Sizzle This: Does Mindy Kaling Really Have a White Boy Problem in Her Shows?
In ‘Sizzle This,’ The Swaddle team adds to the noise around the pop culture moment of the week.
The latest — and final — season of ‘Never Have I Ever’ dropped, and with it, renewed discourse about Mindy Kaling’s alleged fixation with White boys as her South Asian protagonists’ love interests. The internet is once again split: should Mindy Kaling have the freedom to tell stories however she wants, or is she responsible for the way she portrays her South Asian characters and their lives? When it comes to diaspora representation, everyone has always had a million hot takes. Here are ours:
SM: Nothing comforts like a good Mindy Kaling binge – let her have her White boys.
DR: Never have I ever pondered over this show long or deep enough to be able to offer hot takes on it… And I say this as someone who’s watched all of it, barring the season that just dropped. For me, it’s been one of those breezy, high school, coming-of-age sitcoms that are engaging in that moment, but forgettable soon after. As for representation, I’ve not felt too strong of a cultural connect to the show; I haven’t attempted to assess why either. Maybe it’s bad writing, poor execution, trope-y narratives, stereotypical characters… could be anything. Or many things. Or nothing. Don’t know, don’t care. For beautiful, wholesome diaspora representation in a post-2020 show about a South Asian teenager, my go-to would be Ms. Marvel.
SA: Never Have I Ever is a mediocre but fun show, it isn’t worth so much discourse. The internet should have bigger issues to worry about than whether Ben Gross is good enough for Devi or not.
HK: Allegations of artistic laziness, betrayal, and White guy fetishization have followed Mindy Kaling’s career since she began playing Kelly Kapoor. The internet’s complicated relationship with her is one I sympathize with, but cannot agree with — why should one person be weighted with the burden of representation? For any non-White, non-cis, non-heterosexual person, their group identity coalesces with their personality, and while I agree that her representation is skewed, hasn’t she already declared her stance here as that of an “onion” — brown on the outside, yet white on the inside — in her titular show, The Mindy Project?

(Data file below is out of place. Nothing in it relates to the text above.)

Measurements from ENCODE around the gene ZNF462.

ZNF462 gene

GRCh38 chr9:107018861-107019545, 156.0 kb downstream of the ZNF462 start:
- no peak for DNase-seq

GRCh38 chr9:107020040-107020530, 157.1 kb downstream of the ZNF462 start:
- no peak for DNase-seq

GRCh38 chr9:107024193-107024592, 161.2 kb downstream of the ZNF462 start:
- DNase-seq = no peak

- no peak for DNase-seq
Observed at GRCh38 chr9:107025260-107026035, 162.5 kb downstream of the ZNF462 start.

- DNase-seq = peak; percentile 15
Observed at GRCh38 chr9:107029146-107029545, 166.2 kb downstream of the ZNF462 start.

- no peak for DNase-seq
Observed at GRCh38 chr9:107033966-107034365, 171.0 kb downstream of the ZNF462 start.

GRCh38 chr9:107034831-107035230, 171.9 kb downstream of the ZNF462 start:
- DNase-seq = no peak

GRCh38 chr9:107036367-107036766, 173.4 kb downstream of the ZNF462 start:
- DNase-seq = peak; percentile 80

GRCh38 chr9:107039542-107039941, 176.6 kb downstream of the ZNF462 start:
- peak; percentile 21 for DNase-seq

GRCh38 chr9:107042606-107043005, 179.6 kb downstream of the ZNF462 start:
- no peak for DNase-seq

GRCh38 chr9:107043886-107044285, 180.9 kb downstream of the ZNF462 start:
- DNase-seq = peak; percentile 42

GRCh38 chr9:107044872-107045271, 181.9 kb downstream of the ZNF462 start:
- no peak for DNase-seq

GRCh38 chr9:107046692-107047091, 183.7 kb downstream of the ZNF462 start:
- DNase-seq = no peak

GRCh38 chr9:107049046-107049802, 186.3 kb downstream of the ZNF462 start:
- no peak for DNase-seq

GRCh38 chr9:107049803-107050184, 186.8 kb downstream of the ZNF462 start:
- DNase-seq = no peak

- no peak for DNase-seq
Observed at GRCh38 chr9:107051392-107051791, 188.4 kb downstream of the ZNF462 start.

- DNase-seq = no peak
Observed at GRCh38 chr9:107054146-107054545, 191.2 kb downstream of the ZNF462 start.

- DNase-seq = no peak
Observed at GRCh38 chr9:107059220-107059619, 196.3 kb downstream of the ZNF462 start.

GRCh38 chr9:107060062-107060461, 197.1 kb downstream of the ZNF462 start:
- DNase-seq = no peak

For her characters, White acceptance is still a battle they’re grappling with – and they’re all girlfailures in their own right. If you see a brown character appear on-screen, you don’t need to watch further to guess where the plot line is headed – a sprinkle of representation to satisfy the South Asian subcontinent, a little bit of eye candy, and a complicated relationship with their parents. But this is not restricted to solely her, because she is a part of a greater cultural pattern that appeases the White demographic.
Mindy Kaling’s real life persona collapses into her reel characters, and while I believe her dating patterns on-screen should not be seen as a betrayal to her race, I do think she could be slightly more careful in the way she represents young Indian girls – not as bumbling, insecure messes of culture and diaspora, but rather as unique entities. Her comedy might have gotten a little stale, but I’m still binge-watching the 4th season so I guess I do settle for some representation over none.
RN: Conversations about representation are so tired, because inevitably the ideal South Asian protagonist is an upper-caste, wealthy, Hindu character in most diaspora-centric media. Mindy Kaling isn’t guilty of a White boy problem so much as she’s guilty of a repetitive sameness problem. In other words, I’m getting bored because her character start to blend into each other, not their love interests.